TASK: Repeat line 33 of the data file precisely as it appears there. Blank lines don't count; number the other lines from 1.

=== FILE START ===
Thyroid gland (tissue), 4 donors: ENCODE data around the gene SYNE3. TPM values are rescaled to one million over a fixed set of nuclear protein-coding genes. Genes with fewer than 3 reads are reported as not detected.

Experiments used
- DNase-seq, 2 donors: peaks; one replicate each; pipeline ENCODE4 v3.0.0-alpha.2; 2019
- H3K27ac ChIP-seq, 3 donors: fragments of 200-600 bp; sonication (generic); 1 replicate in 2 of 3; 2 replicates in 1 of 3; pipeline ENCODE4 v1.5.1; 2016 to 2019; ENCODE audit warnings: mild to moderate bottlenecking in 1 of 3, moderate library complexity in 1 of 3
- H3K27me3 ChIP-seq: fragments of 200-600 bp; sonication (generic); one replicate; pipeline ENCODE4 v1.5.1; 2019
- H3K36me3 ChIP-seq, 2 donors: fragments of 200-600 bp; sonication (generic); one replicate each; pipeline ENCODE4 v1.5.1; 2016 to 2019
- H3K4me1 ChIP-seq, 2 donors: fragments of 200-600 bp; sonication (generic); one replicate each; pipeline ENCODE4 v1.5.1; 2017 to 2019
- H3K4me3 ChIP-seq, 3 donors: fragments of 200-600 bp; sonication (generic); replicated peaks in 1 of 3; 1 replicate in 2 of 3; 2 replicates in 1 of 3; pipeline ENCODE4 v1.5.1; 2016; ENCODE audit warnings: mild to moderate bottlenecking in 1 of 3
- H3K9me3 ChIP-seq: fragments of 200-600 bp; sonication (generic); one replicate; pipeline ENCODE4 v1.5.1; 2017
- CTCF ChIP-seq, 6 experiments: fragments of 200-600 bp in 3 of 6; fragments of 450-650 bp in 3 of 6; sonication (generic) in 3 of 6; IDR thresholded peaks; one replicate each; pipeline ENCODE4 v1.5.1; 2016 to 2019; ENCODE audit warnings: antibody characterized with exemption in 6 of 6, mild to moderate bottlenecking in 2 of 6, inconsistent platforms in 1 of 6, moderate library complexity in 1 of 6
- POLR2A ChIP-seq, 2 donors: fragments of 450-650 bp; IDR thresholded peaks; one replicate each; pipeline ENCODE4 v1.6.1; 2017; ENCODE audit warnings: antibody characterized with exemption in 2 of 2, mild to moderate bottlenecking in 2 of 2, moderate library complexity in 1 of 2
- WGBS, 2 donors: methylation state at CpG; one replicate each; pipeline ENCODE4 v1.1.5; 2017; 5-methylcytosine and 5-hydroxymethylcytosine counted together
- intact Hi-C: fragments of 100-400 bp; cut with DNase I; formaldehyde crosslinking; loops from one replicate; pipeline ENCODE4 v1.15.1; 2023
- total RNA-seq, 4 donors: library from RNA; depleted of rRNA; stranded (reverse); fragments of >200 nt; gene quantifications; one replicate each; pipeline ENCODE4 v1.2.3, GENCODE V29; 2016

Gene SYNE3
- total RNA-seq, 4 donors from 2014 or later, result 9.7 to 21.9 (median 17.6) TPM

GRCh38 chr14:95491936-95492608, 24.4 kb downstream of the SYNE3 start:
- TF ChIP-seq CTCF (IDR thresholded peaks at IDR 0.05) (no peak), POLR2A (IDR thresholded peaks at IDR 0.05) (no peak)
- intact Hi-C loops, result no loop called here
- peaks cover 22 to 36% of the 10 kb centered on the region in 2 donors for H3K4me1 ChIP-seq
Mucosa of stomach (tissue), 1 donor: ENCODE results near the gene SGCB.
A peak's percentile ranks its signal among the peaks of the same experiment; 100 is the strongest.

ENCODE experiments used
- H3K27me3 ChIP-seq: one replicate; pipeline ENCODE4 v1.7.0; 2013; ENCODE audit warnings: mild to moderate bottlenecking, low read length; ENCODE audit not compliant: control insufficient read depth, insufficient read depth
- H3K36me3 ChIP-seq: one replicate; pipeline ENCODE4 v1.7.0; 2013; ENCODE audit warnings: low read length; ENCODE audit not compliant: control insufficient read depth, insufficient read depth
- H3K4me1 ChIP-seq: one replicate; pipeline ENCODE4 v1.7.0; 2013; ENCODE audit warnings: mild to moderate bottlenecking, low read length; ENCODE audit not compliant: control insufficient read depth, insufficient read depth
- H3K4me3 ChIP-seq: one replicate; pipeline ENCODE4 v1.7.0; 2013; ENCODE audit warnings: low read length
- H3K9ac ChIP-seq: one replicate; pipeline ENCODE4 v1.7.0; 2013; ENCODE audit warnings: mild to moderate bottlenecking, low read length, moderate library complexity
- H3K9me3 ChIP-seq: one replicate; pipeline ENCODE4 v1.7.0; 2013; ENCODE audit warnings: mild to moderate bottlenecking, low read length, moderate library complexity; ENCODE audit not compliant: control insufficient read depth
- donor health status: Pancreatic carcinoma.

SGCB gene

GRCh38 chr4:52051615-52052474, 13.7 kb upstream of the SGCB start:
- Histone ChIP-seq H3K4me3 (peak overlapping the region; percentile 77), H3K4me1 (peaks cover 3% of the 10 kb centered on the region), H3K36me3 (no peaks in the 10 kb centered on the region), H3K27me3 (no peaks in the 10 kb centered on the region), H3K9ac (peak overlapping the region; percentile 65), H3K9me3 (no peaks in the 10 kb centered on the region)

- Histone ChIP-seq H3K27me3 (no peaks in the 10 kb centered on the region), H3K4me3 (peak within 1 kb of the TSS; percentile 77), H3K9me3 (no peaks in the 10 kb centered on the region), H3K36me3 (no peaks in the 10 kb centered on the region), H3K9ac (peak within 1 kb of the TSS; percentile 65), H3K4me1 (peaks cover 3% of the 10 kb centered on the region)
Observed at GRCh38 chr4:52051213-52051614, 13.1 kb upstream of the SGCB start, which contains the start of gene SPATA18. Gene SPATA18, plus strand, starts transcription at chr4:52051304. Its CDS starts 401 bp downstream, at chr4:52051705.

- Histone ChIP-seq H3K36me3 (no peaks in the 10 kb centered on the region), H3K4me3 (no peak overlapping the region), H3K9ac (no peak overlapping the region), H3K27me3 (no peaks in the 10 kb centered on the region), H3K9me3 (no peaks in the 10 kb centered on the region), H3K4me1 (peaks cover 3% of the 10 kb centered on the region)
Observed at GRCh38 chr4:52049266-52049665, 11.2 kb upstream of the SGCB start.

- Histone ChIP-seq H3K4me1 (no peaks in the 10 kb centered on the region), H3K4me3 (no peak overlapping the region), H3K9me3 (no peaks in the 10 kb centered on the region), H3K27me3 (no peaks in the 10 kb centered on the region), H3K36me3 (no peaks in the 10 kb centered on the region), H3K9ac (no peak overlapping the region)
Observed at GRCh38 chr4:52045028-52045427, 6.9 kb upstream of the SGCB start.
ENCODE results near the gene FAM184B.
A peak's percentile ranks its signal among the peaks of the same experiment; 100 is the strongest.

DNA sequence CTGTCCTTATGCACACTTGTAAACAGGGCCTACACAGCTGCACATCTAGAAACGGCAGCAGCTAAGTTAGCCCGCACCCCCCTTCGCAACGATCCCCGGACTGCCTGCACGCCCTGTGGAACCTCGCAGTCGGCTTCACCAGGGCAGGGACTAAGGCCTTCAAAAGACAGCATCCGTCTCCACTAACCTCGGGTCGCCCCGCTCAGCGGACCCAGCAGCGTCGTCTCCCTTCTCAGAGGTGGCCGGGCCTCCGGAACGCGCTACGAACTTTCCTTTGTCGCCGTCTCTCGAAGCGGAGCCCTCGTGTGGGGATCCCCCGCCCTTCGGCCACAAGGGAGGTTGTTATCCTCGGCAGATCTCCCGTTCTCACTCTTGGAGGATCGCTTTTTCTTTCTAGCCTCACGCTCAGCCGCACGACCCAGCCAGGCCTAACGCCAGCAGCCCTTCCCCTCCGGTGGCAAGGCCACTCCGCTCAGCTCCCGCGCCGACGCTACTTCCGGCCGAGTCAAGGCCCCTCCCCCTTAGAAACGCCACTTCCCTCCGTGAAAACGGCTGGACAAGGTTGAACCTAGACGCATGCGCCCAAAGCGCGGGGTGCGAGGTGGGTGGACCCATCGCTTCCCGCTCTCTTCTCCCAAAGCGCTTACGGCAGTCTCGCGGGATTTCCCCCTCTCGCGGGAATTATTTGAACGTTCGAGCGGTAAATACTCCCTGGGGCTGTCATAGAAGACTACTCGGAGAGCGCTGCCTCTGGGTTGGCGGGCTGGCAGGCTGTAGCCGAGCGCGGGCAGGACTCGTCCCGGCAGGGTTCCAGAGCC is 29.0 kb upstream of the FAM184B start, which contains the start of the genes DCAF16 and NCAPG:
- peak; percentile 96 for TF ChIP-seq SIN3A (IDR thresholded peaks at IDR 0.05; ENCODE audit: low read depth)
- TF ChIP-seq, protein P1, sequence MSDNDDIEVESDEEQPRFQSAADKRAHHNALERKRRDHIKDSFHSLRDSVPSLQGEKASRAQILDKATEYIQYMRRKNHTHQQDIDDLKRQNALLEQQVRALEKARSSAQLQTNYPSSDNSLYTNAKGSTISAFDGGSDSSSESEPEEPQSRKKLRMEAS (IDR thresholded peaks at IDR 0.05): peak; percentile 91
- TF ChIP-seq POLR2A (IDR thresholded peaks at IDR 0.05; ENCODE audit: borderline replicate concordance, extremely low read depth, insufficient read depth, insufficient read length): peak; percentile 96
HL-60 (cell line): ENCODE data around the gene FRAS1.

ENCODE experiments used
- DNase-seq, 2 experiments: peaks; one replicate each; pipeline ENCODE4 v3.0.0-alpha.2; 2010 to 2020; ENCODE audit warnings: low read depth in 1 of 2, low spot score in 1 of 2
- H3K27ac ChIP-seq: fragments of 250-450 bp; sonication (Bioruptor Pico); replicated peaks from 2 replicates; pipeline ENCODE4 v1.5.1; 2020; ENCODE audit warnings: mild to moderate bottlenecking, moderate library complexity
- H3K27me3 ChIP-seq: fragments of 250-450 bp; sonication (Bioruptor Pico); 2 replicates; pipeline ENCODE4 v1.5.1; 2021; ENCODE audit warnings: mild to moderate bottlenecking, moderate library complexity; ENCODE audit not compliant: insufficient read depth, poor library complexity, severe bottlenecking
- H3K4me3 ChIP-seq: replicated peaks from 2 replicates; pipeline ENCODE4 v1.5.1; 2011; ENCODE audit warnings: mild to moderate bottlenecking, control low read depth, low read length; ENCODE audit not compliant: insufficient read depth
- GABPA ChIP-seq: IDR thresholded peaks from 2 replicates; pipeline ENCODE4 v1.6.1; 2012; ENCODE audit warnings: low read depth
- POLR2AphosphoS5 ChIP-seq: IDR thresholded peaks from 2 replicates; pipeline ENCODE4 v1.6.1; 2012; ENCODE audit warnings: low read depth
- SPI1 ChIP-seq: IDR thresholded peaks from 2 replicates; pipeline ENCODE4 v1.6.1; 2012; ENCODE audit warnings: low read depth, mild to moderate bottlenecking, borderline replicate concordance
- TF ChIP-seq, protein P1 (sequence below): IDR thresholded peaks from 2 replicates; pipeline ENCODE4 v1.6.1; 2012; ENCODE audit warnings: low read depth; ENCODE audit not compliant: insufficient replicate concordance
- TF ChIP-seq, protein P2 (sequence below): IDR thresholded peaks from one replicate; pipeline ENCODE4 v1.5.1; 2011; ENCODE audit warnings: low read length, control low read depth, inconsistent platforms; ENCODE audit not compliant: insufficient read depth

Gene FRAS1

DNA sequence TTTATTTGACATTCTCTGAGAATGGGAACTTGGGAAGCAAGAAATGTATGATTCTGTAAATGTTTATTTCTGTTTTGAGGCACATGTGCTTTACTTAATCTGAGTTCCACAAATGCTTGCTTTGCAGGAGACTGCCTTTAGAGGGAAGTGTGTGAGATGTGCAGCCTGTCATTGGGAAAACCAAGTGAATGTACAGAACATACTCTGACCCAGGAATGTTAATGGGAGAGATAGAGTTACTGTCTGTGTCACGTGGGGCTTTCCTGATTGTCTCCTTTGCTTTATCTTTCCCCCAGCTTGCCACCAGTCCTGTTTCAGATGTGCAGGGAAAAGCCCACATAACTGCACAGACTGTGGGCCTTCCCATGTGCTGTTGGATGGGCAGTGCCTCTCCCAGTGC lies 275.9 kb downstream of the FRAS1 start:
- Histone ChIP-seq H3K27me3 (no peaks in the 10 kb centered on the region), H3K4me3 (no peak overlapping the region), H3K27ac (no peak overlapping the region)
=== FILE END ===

- Histone ChIP-seq H3K4me3 (peak overlapping the region; percentile 77), H3K4me1 (peaks cover 3% of the 10 kb centered on the region), H3K36me3 (no peaks in the 10 kb centered on the region), H3K27me3 (no peaks in the 10 kb centered on the region), H3K9ac (peak overlapping the region; percentile 65), H3K9me3 (no peaks in the 10 kb centered on the region)